John liked the song very much.
He hummed it daily, and during one of our outings, he taught the song to us.
It was a song by Anneke Gronloh called “Oh Malaysia”, which went like this:
On the shore beyond the tropical sea
You will stand to welcome me
On the shore beneath the sky so blue
All my dreams at last would come true.
Malaysia. My country.
Transformed from Malaya to Malaysia. Between 1957 to 1963, two letters were added—SI.
In Esperanto, si means self. Yes, certainly, this was proof that the colonial days were over and we had truly found ourselves, our country—Malaysia.
I sang the song which John taught me. But I never felt welcomed.
The land beyond the tropical sea was not suitable for me. A new land beckoned me.
So I swam across the sea to the new land and was welcomed by the people there.
I had good food. I had a chauffeur. I had an expat work permit. I had a fully furnished apartment with a servant to take care of my daily chores.
Life was filled with colour and the smell of flowers.
But I missed the laksa, the roti canai, the prawn mee, the chincalok, the kueh… too many items to be listed down.
So I packed my bags one day and bid farewell to the friends that I made during my stay.
“You are welcome back anytime; we are here to receive you with open arms.”
“No, I won’t. I love you all but my country is the sweetest place to live. Come and visit me in the land of potpourri – Malaysia truly Asia.”
With full of hope, I set foot again on the land beyond the tropical sea. I forgot all the pains of the past that had visited upon me as a second class citizen.
I went to the office of the kerajaan.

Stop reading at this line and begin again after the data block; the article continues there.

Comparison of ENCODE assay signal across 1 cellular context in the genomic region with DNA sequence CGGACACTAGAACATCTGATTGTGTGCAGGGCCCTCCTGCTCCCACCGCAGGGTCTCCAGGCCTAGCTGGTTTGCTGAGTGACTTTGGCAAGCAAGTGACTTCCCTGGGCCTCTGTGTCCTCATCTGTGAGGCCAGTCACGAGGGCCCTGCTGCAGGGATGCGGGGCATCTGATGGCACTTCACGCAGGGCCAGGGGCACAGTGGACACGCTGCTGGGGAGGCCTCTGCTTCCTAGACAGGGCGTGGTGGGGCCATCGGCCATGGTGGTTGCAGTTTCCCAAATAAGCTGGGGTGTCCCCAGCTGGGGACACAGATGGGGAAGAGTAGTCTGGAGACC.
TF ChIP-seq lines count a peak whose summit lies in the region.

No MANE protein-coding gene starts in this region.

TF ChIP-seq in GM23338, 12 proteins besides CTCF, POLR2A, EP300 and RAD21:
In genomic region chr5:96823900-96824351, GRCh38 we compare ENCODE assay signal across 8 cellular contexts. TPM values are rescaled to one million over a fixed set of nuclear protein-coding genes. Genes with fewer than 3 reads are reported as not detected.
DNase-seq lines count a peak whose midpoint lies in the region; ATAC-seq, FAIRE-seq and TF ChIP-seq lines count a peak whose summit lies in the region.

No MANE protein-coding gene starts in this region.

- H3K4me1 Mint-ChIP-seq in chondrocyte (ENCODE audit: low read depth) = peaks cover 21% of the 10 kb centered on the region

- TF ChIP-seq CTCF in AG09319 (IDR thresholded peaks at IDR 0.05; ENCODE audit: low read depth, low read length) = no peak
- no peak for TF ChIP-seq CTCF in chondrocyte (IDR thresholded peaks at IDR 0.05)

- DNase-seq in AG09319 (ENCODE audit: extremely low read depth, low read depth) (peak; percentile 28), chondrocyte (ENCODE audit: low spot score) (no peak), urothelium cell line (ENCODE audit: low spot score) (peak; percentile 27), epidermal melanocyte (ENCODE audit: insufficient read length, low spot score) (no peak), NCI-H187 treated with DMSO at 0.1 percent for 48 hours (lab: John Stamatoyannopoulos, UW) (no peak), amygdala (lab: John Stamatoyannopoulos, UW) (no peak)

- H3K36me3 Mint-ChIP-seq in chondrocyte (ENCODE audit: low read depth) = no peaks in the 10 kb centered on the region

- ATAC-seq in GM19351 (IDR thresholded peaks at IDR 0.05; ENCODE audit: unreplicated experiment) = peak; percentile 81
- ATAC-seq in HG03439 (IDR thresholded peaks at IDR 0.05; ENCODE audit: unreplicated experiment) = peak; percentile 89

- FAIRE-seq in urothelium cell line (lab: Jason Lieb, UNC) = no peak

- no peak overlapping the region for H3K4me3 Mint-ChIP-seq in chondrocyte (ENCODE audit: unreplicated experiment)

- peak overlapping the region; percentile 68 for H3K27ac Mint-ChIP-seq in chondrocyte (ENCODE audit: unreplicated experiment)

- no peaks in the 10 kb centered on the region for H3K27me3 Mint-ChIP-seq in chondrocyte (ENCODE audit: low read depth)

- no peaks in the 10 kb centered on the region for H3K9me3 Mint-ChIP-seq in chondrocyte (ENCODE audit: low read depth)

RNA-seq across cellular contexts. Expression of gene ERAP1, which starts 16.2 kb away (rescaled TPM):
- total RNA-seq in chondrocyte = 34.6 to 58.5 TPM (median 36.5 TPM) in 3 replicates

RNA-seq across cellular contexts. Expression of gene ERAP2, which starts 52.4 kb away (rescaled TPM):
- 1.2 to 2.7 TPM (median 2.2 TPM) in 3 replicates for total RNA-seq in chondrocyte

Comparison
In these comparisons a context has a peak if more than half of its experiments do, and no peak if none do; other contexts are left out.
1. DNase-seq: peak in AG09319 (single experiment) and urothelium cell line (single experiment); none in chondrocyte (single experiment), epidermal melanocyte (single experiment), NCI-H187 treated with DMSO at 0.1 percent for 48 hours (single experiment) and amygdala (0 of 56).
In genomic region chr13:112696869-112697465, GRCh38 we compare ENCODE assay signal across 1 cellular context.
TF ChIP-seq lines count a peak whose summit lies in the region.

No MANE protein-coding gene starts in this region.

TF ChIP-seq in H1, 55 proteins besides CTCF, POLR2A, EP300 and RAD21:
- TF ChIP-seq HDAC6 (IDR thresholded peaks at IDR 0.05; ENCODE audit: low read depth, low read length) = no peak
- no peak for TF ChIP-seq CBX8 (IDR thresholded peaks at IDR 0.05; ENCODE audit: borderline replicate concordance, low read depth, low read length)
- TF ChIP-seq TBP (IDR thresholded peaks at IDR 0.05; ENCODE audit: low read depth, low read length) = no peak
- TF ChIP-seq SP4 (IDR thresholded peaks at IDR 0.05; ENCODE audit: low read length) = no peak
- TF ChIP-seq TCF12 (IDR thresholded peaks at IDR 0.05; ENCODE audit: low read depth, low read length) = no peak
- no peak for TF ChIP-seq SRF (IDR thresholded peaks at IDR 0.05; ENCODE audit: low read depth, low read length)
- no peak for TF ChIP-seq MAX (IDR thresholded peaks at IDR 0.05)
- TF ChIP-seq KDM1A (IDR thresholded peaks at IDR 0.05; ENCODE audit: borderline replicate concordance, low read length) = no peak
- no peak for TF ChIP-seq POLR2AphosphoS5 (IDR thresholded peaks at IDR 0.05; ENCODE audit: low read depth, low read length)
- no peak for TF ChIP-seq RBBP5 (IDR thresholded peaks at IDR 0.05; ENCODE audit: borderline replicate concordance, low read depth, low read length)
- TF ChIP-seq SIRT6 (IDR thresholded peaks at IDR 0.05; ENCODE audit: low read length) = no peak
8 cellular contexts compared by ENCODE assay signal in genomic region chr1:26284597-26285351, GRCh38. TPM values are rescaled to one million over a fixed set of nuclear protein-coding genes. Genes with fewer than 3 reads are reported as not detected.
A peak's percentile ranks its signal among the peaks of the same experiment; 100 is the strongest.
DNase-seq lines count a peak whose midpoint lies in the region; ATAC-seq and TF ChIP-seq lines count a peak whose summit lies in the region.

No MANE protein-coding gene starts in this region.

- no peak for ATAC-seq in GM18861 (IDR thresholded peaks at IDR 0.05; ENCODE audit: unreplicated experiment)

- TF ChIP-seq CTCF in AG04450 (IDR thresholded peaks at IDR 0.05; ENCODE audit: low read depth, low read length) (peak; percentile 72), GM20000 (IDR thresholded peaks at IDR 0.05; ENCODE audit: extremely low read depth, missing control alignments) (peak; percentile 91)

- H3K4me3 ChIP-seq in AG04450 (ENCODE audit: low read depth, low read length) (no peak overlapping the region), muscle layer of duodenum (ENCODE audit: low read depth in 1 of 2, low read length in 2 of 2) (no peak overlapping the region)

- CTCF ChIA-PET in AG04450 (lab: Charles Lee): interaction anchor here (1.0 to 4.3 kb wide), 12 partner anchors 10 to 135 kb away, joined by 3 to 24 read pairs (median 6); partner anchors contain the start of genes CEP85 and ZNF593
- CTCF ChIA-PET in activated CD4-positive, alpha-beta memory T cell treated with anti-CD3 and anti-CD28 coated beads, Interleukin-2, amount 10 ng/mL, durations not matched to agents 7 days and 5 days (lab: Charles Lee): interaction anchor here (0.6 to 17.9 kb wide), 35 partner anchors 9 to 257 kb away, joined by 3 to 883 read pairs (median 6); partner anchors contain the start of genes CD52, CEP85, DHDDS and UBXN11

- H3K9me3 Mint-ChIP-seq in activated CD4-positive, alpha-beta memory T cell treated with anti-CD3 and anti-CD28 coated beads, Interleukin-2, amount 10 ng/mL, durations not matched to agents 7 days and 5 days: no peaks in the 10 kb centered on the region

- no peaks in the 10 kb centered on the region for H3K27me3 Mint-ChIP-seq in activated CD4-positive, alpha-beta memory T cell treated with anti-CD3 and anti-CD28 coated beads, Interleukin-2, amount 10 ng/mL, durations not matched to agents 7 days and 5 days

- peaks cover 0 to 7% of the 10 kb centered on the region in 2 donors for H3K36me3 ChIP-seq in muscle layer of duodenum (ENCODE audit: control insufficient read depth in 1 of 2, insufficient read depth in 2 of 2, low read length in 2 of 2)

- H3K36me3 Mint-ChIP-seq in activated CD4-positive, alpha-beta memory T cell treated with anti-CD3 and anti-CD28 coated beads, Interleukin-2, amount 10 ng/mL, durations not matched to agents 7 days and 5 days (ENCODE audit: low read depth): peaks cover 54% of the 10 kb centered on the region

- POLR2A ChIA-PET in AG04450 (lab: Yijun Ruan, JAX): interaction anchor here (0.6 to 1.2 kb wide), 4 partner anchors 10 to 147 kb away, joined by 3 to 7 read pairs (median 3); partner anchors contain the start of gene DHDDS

“Sorry, you have not passed the Malay language so we can’t employ you despite your high qualifications.”
“Sorry, your degrees are not recognised by the Public Service Department.”
“But, doesn’t your department recognise my university?”
“Yes, but your faculty is not recognised.”
Days turned into months and months turned into years.
I had to hunt for jobs from one state to another. I felt like a nonfunctional robot, searching for a place to call home.
Home—yes, where is my home?
“Pack your bags and leave,” said a voice in my head.
Many times I’d sing the song:
I am leaving on a jet plane, don’t know when I’ll be back again
I hate to say goodbye.
This is my motherland, my country. I should not leave the people behind. There are so many Malaysians who share the same fate.
“Leave—life is not good here.” the voice said again.
Yes, life is not good here. But I’ll say it out loud and clear to everyone. I have the VOTE to change the fate of my brothers and sisters with different skin colours.
Give me another chance to say I LOVE YOU to my country Malaysia. Leaving is not the best way to say I love you.
I love you Malaysia, my country. Are you ready to love me as your child?
My suitcase is ready.